During the summer of 2016, the MSBA worked with the lead Sponsor of the bill, Del. Kathleen Dumais, as well as the sexual assault victims advocacy community, to reach agreement on a revised version of the bill. The MSBA supported the Rape Survivor legislation in 2017, which died in Conference Committee, in the waning hours of the session.
Going into the 2018 Session, Senate President Mike Miller has stated that the Rape Survivor bill will be among his top priorities, which meshes nicely with the support already expressed by House Speaker Michael Busch. Given that level of early support from the Presiding Officers, 2018 should finally be the year of passage for this legislation.
Contested Judicial Elections
Among the many Constitutional Amendments likely to be introduced this upcoming election year will be measures to eliminate contested elections for circuit court judgeships. For nearly three decades, the MSBA has supported the elimination of contested judicial elections, in favor of a retention election system, such as that which applies to District Court and appellate judges in the State.
Judicial Performance Reviews
Several recent news articles have highlighted public reaction to undesirable judicial conduct from the bench and led to call for a new, “transparent” evaluation and disciplinary process for judges in Maryland. At least one of the news accounts cited the length of circuit court judicial terms (15 years) and appointed District Court term (10 years) as an added reason for a formal, periodic evaluation system. The most recent article, which appeared in the Baltimore Sun, stated that 17 states and the District of Columbia have systems in place for periodic performance reviews of judges.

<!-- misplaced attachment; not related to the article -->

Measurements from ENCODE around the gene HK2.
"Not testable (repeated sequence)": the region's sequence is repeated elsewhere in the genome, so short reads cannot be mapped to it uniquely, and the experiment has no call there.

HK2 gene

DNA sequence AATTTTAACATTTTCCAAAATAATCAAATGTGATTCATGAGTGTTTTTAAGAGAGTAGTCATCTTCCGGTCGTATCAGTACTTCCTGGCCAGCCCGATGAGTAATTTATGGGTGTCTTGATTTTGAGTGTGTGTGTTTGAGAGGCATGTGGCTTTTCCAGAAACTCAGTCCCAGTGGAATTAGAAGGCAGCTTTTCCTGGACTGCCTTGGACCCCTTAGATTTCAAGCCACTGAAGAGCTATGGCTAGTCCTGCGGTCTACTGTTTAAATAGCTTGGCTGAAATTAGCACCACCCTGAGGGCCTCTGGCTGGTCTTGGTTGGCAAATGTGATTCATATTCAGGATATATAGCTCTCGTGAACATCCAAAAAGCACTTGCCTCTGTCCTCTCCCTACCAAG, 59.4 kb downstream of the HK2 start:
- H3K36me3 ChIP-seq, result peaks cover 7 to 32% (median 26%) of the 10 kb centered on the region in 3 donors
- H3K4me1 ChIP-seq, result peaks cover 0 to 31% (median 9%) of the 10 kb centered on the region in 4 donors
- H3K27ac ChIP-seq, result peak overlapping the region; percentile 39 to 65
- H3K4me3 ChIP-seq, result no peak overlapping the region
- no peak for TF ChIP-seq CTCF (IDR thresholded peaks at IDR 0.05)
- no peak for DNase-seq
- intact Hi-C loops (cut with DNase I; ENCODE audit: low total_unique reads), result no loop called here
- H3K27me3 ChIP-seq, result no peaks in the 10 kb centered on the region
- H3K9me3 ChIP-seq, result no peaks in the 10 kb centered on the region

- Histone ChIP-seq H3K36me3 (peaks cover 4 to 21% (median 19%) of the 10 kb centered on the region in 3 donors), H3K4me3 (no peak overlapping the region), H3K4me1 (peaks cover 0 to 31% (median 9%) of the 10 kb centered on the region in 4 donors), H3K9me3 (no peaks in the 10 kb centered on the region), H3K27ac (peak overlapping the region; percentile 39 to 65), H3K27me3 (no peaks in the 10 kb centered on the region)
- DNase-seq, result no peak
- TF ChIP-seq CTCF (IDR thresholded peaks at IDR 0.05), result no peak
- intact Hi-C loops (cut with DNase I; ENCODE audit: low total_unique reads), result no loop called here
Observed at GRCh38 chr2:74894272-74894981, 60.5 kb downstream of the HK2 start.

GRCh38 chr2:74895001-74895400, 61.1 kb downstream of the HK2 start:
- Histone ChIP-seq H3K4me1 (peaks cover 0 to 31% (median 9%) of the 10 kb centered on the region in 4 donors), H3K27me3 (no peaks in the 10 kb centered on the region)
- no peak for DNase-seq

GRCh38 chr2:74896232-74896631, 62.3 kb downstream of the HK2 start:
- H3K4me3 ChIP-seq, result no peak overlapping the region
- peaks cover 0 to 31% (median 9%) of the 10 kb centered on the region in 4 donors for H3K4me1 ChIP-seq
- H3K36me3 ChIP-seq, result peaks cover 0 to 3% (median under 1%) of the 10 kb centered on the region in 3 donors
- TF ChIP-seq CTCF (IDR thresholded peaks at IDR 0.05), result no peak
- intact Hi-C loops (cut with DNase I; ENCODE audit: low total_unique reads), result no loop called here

The general public is largely unaware of the existence and function of the Commission on Judicial Disabilities (perhaps the name is misleading to most). The same could be said for much of the legislature. The MSBA will closely monitor any legislative discussions concerning judicial performance reviews and work closely with the Maryland Judiciary, partnering in any educational activities that may be developed to address the current awareness gap.
While the MSBA generally does not become actively involved in matters relating to gun regulation, it is important to address the likelihood of significant legislative activity in 2018 relating to the subject. With two recent mass shootings reigniting the debate over access to certain types of firearms, who may possess them, and the legality of firearm modifications, the General Assembly is almost certain to revisit this familiar debate.
Maryland Assault Weapons Ban
On Monday, November 27, 2017, the U.S. Supreme Court declined to review or comment upon the U. S. Court of Appeals for the 4th Circuit’s decision which upheld the constitutionality of Maryland’s 2013 law banning military-style assault weapons, and high capacity magazines.
In declining to hear the appeal of the gun-rights advocates, the court did not delve into the merits of the arguments of any of the parties to the appeal.
Now that judicial redress has been forestalled, it is possible that gun-rights advocates may seek legislation to undo the 2013 law. However, recent high-profile, rifle-related mass shootings may lead the advocates to wait until 2019.